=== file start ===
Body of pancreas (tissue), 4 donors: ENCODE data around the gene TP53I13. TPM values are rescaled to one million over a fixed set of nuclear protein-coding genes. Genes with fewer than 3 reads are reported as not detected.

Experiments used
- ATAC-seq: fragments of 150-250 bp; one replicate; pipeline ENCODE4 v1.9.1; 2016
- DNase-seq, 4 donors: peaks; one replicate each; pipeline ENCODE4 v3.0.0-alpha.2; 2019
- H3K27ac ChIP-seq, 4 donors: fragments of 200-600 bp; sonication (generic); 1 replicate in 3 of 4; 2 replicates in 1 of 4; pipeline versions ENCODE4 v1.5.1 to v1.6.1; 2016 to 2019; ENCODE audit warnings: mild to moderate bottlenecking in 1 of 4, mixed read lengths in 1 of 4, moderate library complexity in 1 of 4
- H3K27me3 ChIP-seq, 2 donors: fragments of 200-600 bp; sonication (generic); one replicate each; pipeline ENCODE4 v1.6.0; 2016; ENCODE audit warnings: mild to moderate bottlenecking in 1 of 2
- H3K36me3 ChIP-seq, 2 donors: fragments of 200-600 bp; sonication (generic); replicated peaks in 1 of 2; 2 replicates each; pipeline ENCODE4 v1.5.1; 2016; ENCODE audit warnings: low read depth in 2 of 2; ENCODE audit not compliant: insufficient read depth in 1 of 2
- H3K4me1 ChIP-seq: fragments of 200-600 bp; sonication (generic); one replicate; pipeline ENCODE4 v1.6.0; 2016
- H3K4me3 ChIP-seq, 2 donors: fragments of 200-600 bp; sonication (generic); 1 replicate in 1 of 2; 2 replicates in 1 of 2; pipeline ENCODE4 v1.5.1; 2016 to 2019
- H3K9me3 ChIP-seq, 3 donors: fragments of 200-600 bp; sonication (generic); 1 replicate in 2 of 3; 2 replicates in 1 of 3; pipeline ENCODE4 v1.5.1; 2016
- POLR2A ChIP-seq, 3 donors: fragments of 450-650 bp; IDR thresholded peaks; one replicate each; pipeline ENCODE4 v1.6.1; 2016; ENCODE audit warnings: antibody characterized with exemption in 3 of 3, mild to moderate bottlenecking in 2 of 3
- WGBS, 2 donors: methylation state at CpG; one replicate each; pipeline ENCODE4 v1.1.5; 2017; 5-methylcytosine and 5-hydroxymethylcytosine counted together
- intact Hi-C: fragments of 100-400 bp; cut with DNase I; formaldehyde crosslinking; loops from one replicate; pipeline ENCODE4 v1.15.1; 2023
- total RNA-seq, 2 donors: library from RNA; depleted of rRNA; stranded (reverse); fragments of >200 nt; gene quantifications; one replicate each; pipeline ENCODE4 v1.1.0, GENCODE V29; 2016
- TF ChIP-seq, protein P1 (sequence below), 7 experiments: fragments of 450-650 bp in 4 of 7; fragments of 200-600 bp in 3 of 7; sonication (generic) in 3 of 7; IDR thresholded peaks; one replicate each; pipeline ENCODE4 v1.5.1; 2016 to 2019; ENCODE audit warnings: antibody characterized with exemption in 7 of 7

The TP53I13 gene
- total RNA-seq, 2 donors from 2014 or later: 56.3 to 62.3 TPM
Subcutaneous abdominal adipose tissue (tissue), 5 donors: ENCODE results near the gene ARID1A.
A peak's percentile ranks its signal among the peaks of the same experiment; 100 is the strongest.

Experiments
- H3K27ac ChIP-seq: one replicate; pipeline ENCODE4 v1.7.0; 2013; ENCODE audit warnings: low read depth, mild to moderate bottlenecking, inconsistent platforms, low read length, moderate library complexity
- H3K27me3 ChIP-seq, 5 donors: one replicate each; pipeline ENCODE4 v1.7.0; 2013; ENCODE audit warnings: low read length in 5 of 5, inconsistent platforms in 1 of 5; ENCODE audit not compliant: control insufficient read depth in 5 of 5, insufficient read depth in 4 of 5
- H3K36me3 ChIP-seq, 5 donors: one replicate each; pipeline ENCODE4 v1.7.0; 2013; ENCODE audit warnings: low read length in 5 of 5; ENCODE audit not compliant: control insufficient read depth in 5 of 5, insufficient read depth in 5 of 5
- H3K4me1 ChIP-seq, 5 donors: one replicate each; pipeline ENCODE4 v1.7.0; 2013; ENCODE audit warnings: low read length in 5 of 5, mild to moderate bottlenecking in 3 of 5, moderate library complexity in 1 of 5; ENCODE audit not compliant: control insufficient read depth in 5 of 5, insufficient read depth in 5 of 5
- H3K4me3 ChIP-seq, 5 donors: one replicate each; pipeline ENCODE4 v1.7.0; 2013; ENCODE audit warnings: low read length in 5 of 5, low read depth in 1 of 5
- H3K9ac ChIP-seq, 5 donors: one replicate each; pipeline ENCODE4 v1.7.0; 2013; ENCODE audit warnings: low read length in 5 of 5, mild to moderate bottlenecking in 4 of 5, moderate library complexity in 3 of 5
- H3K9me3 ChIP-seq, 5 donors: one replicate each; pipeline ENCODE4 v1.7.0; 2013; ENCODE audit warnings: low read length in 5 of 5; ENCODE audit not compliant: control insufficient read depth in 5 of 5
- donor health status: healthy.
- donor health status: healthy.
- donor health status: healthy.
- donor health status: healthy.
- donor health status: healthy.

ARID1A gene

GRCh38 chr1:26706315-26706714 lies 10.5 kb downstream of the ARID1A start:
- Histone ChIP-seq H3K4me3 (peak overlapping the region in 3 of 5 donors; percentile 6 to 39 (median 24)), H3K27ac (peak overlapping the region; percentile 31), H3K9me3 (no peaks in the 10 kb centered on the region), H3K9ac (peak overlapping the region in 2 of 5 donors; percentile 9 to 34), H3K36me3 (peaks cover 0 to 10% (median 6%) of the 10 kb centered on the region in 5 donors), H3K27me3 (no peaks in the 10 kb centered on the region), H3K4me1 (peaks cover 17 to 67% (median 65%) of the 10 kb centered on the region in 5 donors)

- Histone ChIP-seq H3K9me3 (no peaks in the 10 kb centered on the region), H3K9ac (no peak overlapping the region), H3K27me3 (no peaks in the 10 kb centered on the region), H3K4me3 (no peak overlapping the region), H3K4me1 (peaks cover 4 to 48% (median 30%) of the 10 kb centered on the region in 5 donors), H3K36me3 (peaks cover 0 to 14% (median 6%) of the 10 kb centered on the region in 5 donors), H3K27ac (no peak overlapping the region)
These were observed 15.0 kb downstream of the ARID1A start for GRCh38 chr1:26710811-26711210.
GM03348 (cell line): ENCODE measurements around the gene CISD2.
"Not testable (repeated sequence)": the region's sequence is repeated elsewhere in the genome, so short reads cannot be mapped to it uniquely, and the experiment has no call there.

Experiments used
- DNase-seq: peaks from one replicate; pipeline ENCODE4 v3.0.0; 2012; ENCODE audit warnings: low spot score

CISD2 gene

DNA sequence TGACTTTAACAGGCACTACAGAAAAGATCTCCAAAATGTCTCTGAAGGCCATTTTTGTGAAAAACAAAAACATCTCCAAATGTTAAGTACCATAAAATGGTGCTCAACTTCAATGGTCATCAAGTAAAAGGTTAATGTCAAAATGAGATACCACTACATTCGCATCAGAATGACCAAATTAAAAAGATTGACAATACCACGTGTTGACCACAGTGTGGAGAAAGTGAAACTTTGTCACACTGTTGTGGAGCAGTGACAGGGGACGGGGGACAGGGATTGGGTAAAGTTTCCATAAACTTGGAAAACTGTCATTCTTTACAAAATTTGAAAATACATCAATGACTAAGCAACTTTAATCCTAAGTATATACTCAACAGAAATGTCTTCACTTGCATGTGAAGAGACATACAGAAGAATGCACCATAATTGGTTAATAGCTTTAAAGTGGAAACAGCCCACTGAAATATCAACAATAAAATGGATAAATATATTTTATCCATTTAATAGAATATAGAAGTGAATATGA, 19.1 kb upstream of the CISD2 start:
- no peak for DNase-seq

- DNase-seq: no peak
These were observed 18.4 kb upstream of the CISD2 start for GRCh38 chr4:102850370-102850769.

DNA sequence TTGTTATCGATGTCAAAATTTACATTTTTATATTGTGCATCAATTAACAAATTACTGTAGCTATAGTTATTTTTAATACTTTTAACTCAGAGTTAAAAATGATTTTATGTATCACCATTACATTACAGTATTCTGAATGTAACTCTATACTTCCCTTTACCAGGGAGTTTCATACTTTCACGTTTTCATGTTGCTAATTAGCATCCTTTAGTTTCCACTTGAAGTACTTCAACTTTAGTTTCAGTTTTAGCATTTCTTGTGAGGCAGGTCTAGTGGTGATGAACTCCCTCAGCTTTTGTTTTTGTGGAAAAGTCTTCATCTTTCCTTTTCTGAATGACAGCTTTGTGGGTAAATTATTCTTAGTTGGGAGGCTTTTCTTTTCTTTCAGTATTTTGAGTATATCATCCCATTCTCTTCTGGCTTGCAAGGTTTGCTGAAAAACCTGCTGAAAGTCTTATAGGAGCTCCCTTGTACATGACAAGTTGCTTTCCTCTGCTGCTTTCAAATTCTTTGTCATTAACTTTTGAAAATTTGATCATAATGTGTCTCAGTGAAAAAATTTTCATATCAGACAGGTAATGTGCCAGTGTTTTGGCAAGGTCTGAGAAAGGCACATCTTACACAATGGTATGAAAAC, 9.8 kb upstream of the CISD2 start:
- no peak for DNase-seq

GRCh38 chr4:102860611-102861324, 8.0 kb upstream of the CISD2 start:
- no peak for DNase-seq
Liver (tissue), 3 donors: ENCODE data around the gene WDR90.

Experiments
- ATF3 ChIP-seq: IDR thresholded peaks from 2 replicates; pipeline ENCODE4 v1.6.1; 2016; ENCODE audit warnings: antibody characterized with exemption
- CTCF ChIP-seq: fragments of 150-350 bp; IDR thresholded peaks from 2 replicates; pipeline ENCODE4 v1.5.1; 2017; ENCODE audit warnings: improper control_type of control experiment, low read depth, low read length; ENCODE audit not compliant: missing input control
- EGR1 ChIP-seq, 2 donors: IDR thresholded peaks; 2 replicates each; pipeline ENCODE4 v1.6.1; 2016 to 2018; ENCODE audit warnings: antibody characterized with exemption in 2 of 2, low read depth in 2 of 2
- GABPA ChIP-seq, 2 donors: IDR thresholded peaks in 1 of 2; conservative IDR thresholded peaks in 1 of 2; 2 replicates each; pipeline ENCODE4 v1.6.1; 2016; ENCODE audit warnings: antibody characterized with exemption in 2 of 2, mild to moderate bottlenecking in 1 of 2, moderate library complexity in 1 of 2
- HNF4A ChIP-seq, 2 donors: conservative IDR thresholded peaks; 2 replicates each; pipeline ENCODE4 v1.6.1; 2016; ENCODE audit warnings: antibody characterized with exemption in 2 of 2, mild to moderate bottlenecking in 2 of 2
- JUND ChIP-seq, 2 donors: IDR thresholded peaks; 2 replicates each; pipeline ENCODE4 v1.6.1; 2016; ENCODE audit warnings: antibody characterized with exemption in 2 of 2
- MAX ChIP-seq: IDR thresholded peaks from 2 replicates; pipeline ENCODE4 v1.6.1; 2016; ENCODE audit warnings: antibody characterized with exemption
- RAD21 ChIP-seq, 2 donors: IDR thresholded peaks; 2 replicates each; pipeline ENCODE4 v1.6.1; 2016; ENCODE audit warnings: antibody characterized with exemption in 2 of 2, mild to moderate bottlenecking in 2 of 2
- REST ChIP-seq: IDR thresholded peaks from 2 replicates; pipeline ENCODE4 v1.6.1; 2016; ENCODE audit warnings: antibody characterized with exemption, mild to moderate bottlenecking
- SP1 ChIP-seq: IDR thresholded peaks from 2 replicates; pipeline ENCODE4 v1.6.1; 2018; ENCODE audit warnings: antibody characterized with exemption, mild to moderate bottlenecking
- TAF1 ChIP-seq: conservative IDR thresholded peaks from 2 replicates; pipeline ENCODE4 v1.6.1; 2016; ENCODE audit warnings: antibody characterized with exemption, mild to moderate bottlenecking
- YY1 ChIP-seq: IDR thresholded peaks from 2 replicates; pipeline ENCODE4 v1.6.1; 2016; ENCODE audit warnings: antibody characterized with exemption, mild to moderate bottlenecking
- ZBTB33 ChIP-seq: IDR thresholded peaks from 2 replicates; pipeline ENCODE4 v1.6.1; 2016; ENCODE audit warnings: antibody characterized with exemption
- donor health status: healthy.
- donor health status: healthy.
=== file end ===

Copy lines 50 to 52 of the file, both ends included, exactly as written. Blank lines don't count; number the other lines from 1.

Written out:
- no peak for DNase-seq
Liver (tissue), 3 donors: ENCODE data around the gene WDR90.

Experiments